Governor Cuomo’s Vital Brooklyn initiative which seeks to bring affordable housing, health care services, and new parkland to central Brooklyn got a boost today with the announcement of five new RFPs that will contribute to the state’s goal of bringing 3,000 new units of affordable housing to the underserved area.
The announcement also includes a breakdown of how funds will be divided for the creation of new parkland and community space in the borough, including the ambitious 407-acre state park Cuomo announced during his State of the State address in January.
The RFPs issued today seek to transform sites formerly used by the state-owned Interfaith Hospital in Bedford-Stuyvesant, Brookdale University Hospital and Medical Center located in Brownsville, and Brooklyn Developmental Center in East New York with 100-percent affordable housing developments. In addition to below market rate housing each new development will include an ambulatory care center, contributing to Vital Brooklyn’s goal of introducing 32 new ambulatory care centers to the area.
The RFPs also call for additional community benefits beyond housing to be included in the developments, like retail, community facilities, green building practices, and public plazas. Additional request for proposals will be issued in the summer for mixed-use, affordable housing developments on state- and hospital-owned sites that have yet to be announced. The RFPs will lead to the creation of more than 2,000 units of affordable housing in the area.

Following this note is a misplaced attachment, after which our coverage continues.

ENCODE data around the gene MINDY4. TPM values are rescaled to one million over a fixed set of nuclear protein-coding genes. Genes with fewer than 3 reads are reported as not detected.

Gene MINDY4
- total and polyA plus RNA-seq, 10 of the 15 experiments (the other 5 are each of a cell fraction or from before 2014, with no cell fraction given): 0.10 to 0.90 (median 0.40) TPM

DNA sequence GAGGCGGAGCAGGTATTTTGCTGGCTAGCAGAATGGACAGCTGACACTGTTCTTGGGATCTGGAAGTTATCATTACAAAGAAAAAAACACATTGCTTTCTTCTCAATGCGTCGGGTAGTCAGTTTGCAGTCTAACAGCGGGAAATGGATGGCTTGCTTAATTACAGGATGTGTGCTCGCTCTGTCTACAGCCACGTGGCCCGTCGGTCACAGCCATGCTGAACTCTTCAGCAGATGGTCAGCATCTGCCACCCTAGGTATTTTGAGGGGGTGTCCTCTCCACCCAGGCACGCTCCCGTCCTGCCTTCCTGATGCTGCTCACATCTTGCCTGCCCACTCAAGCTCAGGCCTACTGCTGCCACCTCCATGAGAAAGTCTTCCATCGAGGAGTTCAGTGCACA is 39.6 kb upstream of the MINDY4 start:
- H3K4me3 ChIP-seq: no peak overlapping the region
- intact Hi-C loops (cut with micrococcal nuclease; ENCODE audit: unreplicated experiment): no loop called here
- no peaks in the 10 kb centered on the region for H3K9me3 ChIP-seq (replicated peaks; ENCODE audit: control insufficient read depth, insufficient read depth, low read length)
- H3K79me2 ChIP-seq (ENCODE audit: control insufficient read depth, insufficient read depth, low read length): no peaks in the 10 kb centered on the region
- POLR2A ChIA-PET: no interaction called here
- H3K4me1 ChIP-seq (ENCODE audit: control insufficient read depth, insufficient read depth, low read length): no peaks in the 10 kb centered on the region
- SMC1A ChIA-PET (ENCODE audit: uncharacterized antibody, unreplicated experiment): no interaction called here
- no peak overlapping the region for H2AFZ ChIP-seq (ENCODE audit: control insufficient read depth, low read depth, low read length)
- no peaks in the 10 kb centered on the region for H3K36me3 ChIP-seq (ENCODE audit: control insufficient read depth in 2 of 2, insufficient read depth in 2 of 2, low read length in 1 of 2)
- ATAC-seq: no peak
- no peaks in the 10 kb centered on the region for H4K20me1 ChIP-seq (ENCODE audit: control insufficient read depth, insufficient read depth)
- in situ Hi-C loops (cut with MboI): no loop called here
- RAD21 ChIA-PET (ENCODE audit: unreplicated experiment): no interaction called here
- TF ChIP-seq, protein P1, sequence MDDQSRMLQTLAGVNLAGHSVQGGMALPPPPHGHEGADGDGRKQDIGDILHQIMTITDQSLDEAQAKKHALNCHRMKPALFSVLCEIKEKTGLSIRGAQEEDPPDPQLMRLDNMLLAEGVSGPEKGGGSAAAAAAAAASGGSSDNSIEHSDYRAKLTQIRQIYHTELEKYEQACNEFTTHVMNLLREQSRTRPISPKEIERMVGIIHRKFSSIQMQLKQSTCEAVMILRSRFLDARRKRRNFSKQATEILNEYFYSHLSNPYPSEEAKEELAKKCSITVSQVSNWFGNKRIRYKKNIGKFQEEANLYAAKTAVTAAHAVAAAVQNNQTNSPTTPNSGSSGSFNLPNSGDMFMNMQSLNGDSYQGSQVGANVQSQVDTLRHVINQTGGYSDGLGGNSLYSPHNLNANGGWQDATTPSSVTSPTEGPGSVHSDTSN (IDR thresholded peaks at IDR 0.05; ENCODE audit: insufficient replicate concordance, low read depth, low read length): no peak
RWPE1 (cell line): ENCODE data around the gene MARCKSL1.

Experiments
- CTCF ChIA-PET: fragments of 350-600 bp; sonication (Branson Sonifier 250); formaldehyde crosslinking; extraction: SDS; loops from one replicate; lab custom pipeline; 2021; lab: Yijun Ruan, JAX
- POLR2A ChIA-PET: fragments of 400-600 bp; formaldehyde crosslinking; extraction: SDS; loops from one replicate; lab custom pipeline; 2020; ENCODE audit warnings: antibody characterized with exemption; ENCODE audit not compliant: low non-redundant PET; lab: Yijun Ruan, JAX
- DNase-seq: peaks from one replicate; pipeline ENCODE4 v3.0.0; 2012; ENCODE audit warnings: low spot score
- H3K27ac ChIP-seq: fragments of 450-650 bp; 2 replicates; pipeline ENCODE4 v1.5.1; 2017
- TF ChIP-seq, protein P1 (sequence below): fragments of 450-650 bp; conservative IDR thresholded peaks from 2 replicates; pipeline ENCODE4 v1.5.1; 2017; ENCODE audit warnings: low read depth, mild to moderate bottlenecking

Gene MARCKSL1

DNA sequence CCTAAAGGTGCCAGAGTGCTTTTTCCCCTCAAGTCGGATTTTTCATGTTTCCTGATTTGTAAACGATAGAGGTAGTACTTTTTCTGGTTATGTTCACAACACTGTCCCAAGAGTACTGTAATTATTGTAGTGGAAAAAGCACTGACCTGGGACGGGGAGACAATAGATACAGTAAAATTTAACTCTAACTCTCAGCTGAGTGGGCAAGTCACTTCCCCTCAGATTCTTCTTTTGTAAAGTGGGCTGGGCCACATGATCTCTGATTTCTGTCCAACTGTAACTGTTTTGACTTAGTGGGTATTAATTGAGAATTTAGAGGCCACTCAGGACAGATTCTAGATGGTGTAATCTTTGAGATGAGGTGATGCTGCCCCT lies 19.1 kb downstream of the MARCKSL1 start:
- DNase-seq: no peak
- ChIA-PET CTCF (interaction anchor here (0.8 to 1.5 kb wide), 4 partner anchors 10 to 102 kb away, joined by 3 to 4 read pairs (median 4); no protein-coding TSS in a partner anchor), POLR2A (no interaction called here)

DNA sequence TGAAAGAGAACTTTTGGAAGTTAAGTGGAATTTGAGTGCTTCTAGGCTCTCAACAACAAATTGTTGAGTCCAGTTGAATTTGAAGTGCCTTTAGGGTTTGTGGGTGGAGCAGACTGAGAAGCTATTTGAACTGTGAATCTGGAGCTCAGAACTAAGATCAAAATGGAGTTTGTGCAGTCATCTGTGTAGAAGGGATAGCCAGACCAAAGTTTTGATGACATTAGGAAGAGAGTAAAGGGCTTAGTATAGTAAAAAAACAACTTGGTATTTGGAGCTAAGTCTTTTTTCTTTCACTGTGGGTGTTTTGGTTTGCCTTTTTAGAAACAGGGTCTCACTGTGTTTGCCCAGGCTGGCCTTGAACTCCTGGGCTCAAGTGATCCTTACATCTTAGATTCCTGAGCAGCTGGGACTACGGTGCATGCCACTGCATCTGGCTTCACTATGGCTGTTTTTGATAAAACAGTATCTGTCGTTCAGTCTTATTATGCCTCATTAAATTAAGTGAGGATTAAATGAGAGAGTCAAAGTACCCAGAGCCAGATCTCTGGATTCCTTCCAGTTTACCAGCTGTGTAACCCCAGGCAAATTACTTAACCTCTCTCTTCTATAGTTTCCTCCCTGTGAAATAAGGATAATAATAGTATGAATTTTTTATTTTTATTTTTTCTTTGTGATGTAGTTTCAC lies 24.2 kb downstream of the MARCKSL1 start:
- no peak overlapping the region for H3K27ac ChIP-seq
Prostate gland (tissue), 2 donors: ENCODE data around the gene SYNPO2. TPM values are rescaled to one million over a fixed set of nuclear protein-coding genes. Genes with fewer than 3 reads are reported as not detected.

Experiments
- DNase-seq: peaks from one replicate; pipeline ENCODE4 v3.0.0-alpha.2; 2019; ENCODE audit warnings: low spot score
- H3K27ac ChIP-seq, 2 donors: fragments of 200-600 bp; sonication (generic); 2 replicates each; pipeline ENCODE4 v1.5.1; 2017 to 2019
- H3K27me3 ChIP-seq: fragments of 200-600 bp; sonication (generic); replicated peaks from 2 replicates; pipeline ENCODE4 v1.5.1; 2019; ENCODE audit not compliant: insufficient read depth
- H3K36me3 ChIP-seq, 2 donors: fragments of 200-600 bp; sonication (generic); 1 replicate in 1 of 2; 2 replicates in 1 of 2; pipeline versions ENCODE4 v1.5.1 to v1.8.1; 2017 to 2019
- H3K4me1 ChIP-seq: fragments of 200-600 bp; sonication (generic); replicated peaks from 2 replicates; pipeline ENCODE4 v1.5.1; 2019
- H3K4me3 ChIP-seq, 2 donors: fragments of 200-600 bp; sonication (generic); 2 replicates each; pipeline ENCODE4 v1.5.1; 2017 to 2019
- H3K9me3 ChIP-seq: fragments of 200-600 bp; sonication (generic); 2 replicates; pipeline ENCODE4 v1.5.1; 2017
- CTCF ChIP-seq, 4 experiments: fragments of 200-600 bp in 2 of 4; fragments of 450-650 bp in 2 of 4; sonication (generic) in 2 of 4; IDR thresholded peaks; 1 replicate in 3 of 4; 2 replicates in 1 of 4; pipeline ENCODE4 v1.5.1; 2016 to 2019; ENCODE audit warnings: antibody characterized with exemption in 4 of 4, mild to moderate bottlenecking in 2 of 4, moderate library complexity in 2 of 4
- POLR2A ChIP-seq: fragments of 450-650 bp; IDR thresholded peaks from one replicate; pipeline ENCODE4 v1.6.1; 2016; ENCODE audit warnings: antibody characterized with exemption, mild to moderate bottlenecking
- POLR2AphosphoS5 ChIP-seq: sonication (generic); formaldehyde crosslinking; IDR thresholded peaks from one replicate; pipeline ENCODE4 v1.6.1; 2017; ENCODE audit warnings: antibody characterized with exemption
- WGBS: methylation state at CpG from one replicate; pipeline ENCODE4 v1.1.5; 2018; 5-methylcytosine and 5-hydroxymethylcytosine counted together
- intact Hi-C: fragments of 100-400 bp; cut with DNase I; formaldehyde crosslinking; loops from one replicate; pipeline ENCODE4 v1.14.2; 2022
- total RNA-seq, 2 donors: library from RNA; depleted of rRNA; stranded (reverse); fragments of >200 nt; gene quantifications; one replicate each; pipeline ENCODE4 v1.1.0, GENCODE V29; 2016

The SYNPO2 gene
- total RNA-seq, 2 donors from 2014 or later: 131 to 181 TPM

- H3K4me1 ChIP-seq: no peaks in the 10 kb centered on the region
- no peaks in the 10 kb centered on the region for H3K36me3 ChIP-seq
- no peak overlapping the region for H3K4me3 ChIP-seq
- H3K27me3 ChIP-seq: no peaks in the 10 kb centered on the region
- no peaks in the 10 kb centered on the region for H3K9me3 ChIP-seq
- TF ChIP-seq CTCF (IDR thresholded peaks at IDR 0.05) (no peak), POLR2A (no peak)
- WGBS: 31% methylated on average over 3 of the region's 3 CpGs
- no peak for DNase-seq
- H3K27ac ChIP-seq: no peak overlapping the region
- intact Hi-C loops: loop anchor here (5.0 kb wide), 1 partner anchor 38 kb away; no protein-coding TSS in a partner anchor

In the lead up to the RFPs and at the behest of Governor Cuomo, each central Brooklyn assembly member was tasked with convening a Community Advisory Council that would provide input about the needs of the community and give shape to the developments to come.
The initiative’s 407-acre park near Jamaica Bay will be a long time in the making, but New Yorkers can now know what to expect in the immediate future: The state announced on Thursday that the first phase of work will avail 3.5 miles of waterfront, miles of walking paths and trails, and a coastal highland, planted with native species, to the area. (Sorry—there’s no word yet on just when this will be.)
The park will be constructed on land that was once occupied by the former Pennsylvania Avenue and Fountain Avenue Landfills, where a remediation effort has been ongoing since 2002, and the design process is already underway.
A press release issued by the governor when the park was first announced clarified that later phases will “include construction of a connecting bridge between the two sites, dedicated environmental education facilities, and an amphitheater, creating a unique and expansive cultural and natural space for the community.”
The Vital Brooklyn initiative will also bring about the transformation of eight asphalt schoolyards into “dynamic” playgrounds and community gathering spaces by 2020; $3.1 million in upgrades to 22 area community gardens; and $1.8 million in enhancements to the Madison Square Boys and Girls Club Thomas Murphy Clubhouse, North Brooklyn/Twelve Towns YMCA, Bedford Stuyvesant YMCA, and Flatbush YMCA.
“Every New Yorker deserves equal access to health care, quality housing, outdoor recreation, and opportunities to earn a decent wage for a fair day’s work, but for too long Central Brooklyn has lacked the attention and investments needed to deliver equity for residents,” Governor Cuomo said in a prepared statement.
“The launch of phase two builds on progress already made by continuing to invest in the holistic Vital Brooklyn Initiative to ensure men and women are provided fair housing opportunities within the growing community, as New York works to transform the region into a better, brighter Brooklyn for generations to come.”